[Chart] FHA mortgage insurance boom in the works?

[Chart] FHA mortgage insurance boom in the works?

MBA notes impact of cutting MIPs

loanDepot officially files for IPO

Number of shares, price range to be determined

Did Sen. Corker violate SEC rules, Senate ethics by telling investors to short GSEs?

Made questionable remarks on CNBC regarding stocks

Maybe his fault, maybe not: Mozilo to pay SEC $67.5 million to settle charges

/ Print / Reprints /
| Share More
/ Text Size+
Former Countrywide Financial CEO Angelo Mozilo will pay a record $22.5 million penalty to settle SEC charges that he and two other former Countrywide executives misled investors by over-rating the credit strength of borrowers of their subprime mortgages. Additionally Mozilo will pay $45 million in disgorgement of ill-gotten gains to settle the SEC’s disclosure violation and insider trading charges against him. The money will go to said investors who lost out in Mozilo-led investments. As part of the deal, Mozilo can never again serve as an officer or director of a publicly traded company in the United States, the SEC said Friday. The penalty is the largest ever by a senior executive. “Mozilo’s record penalty is the fitting outcome for a corporate executive who deliberately disregarded his duties to investors by concealing what he saw from inside the executive suite — a looming disaster in which Countrywide was buckling under the weight of increasing risky mortgage underwriting, mounting defaults and delinquencies, and a deteriorating business model,” said Robert Khuzami, Director of the SEC's Division of Enforcement. Former Countrywide chief operating officer David Sambol agreed to a settlement in which he is liable for $5 million in disgorgement and a $520,000 penalty, and a three-year officer and director bar. Former chief financial officer Eric Sieracki agreed to pay a $130,000 penalty and a one-year bar from practicing before the Commission. The settlement was approved by United States District Judge John Walter for the Central District of California. The former executives neither admit nor deny the allegations against them, and won't have to as part of the deal. Write to Jacob Gaffney.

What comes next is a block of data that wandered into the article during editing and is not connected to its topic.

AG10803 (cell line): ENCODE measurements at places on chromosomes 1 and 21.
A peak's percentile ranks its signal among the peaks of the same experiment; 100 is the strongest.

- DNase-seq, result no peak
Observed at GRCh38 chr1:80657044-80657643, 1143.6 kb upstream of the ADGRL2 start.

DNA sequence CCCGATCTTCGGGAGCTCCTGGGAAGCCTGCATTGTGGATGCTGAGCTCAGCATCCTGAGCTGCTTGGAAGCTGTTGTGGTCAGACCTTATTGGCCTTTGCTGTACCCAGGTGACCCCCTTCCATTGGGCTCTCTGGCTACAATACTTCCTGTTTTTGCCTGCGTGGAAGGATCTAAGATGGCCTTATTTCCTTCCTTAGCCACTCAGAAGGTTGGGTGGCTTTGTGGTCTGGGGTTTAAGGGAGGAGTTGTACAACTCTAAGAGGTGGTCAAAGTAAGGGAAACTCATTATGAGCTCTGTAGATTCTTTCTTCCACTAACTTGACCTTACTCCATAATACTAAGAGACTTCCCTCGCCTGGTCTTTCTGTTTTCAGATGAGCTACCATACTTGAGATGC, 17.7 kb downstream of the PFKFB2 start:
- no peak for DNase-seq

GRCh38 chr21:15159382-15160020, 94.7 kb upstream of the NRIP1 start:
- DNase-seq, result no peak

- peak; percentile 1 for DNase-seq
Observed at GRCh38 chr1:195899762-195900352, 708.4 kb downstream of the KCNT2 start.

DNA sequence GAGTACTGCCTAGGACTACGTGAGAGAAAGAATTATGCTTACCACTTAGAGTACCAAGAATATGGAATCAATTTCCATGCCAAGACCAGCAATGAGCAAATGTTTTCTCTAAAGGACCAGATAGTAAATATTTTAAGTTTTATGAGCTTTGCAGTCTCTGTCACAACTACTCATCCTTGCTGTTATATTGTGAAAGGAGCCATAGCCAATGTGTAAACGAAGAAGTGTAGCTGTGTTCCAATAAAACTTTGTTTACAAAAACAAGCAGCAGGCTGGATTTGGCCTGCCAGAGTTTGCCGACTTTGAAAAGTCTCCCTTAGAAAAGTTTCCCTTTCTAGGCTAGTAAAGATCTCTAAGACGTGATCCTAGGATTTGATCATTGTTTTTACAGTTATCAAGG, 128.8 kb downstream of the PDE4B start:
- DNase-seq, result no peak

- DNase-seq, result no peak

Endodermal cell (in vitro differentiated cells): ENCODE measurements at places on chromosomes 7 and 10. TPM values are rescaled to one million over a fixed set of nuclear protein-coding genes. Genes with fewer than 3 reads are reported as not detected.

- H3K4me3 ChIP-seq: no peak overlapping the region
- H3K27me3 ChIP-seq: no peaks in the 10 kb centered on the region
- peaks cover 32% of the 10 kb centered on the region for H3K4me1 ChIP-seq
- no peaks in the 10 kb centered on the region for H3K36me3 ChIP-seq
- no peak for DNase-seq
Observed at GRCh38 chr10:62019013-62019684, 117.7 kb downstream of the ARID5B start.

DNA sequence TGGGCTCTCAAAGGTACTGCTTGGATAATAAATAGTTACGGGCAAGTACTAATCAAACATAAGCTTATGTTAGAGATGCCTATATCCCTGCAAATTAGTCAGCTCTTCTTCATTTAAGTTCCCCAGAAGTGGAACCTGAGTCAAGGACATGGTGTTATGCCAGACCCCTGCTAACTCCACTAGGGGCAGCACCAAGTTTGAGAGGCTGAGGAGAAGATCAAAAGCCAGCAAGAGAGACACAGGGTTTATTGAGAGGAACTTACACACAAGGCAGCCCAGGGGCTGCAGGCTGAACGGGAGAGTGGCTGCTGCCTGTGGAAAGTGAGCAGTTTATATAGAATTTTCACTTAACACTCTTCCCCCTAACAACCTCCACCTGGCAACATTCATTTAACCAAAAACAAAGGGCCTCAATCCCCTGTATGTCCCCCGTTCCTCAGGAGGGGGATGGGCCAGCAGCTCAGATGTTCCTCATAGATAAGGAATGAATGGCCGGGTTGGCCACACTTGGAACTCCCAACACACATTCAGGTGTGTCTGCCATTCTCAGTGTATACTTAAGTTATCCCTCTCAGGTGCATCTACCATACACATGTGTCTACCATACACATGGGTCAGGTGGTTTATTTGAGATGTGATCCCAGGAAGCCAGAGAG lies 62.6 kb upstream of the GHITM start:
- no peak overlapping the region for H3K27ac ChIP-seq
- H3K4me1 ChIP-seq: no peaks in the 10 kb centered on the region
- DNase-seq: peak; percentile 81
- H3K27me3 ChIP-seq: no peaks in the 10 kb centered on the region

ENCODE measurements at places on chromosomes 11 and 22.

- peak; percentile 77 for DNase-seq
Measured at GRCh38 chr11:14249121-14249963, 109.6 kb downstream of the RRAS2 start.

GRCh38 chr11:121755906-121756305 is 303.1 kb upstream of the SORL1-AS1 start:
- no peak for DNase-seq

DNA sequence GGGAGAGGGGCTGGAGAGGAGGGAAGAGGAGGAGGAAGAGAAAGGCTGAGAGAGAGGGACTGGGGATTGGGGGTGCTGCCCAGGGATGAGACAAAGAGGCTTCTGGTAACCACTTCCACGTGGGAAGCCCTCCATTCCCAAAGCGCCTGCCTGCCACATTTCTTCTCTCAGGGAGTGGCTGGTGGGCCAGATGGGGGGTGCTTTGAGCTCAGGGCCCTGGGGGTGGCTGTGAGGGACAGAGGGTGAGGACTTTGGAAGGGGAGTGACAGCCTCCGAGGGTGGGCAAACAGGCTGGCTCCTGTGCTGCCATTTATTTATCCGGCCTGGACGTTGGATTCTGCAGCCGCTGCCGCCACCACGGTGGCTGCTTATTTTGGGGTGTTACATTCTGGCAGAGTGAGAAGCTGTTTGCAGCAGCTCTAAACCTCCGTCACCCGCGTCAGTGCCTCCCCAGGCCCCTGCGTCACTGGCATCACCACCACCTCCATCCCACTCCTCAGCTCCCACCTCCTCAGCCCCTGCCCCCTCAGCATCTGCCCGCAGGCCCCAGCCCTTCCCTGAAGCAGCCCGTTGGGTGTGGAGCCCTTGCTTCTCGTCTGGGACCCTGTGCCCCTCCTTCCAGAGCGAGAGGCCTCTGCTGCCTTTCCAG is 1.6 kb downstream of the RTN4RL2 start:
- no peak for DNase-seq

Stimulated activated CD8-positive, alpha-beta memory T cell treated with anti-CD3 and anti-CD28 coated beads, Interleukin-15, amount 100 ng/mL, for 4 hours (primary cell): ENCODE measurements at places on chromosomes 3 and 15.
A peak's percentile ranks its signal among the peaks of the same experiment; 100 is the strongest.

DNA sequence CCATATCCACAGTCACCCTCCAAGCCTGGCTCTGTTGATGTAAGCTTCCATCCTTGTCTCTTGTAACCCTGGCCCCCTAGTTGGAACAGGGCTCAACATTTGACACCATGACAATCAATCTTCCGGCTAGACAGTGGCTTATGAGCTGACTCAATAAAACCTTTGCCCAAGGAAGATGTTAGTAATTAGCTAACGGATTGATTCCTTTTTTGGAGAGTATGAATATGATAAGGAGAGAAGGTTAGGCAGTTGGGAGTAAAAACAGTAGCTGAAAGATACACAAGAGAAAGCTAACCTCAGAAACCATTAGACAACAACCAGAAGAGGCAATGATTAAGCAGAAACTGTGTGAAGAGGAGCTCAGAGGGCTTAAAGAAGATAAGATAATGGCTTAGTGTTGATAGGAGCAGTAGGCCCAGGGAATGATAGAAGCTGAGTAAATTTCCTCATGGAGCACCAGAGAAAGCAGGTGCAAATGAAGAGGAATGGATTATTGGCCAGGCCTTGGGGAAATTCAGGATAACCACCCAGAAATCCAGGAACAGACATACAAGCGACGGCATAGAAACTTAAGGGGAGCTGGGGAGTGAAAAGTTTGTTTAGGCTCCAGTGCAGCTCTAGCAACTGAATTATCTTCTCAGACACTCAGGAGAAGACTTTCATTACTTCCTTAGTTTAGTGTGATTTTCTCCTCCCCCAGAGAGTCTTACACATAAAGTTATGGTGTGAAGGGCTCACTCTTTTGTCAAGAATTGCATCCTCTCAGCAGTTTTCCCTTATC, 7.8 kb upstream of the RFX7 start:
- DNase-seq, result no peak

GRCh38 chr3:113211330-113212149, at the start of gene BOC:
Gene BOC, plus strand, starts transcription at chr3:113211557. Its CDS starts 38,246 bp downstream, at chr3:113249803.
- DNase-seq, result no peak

Recent Articles by Jacob Gaffney

Comments powered by Disqus